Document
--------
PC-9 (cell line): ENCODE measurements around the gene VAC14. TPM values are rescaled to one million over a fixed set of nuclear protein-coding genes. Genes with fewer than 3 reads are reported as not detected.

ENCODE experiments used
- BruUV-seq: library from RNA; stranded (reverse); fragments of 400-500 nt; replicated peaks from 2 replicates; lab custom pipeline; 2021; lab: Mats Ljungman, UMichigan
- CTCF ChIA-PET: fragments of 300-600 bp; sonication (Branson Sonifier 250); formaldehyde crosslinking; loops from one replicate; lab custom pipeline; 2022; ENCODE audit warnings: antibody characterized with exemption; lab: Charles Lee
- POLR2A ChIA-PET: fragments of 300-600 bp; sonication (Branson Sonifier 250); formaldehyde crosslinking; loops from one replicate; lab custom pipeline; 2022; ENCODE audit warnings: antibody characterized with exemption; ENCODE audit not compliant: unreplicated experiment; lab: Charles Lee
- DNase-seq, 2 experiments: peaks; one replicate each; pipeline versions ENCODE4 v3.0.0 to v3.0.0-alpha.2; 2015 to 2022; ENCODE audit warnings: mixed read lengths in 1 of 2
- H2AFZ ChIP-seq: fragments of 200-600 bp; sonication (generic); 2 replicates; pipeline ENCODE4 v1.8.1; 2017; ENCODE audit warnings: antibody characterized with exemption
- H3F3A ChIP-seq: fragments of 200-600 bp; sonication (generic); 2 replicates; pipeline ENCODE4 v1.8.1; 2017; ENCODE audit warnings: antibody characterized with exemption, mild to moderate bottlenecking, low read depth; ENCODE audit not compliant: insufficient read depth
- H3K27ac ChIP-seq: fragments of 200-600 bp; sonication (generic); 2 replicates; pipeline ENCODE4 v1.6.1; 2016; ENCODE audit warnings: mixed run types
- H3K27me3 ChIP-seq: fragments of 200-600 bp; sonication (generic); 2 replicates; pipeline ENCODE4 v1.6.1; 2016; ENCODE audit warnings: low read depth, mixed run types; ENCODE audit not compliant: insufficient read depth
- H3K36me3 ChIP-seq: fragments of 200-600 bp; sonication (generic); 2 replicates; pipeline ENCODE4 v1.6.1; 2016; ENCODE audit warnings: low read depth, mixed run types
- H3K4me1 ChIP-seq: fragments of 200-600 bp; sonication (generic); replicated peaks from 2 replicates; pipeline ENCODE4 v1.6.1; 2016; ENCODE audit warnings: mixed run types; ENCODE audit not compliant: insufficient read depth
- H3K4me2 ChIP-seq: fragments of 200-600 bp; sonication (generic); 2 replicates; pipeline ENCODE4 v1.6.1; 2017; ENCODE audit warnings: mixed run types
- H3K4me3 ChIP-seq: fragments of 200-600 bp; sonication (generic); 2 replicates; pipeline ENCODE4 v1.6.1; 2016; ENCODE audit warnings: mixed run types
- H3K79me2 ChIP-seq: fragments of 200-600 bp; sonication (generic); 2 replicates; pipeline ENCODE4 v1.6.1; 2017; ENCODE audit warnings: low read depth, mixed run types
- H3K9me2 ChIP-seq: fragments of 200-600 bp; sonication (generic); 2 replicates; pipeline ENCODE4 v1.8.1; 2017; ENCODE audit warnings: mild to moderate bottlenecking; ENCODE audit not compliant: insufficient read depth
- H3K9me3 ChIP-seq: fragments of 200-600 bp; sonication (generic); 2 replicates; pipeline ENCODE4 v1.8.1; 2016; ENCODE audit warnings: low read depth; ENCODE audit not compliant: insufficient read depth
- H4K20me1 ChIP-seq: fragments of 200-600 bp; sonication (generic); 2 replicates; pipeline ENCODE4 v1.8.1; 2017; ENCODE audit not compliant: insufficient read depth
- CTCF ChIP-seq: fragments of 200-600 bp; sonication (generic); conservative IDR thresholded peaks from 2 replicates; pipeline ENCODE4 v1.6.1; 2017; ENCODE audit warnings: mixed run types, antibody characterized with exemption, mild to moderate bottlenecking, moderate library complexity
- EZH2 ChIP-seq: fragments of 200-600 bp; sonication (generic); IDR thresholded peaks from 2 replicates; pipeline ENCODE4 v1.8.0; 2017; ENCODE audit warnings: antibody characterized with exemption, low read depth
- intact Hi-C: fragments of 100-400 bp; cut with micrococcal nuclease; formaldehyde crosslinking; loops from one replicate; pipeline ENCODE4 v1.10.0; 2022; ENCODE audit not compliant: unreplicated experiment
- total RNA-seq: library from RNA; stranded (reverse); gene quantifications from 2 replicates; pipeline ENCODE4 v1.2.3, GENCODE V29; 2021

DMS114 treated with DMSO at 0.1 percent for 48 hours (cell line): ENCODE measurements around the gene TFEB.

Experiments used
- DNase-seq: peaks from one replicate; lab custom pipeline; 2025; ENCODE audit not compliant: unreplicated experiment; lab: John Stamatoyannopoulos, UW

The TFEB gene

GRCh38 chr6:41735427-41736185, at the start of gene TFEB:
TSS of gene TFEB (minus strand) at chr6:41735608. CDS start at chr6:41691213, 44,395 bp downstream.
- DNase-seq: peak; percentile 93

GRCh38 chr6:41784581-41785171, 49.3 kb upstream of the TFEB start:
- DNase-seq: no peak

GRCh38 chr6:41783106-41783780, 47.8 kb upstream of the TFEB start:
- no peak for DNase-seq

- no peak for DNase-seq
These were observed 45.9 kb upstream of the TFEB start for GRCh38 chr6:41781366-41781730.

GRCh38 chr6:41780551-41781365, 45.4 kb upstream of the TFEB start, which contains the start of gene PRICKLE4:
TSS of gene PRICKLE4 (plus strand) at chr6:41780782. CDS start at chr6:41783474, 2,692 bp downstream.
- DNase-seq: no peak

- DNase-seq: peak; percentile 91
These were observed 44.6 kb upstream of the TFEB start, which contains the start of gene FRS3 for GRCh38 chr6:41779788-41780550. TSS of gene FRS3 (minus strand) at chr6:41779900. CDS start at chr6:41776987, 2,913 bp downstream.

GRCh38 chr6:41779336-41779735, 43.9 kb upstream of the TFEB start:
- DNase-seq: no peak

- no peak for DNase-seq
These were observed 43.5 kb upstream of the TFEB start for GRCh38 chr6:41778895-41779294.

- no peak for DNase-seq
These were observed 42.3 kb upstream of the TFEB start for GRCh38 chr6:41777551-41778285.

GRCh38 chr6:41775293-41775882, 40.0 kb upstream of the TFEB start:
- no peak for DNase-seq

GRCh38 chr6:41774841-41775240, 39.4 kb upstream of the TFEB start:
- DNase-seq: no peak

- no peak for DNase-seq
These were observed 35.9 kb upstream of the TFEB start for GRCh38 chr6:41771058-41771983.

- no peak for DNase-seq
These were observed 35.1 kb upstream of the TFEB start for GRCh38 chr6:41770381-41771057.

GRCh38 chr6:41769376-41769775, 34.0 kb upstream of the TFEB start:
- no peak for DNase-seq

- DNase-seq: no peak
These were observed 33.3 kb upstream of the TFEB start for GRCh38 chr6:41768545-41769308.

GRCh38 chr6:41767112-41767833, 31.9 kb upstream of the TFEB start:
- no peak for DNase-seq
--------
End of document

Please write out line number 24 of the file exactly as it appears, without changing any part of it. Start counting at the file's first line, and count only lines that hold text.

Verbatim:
Experiments used